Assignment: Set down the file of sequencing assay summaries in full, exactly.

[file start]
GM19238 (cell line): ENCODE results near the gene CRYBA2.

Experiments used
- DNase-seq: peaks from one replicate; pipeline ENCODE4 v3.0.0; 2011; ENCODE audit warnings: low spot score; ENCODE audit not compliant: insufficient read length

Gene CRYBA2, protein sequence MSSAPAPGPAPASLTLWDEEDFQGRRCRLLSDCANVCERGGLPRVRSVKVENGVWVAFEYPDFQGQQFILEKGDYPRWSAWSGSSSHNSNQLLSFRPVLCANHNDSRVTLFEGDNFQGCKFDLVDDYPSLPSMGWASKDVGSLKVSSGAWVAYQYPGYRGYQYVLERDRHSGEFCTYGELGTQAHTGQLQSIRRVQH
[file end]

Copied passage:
GM19238 (cell line): ENCODE results near the gene CRYBA2.

Experiments used
- DNase-seq: peaks from one replicate; pipeline ENCODE4 v3.0.0; 2011; ENCODE audit warnings: low spot score; ENCODE audit not compliant: insufficient read length

Gene CRYBA2, protein sequence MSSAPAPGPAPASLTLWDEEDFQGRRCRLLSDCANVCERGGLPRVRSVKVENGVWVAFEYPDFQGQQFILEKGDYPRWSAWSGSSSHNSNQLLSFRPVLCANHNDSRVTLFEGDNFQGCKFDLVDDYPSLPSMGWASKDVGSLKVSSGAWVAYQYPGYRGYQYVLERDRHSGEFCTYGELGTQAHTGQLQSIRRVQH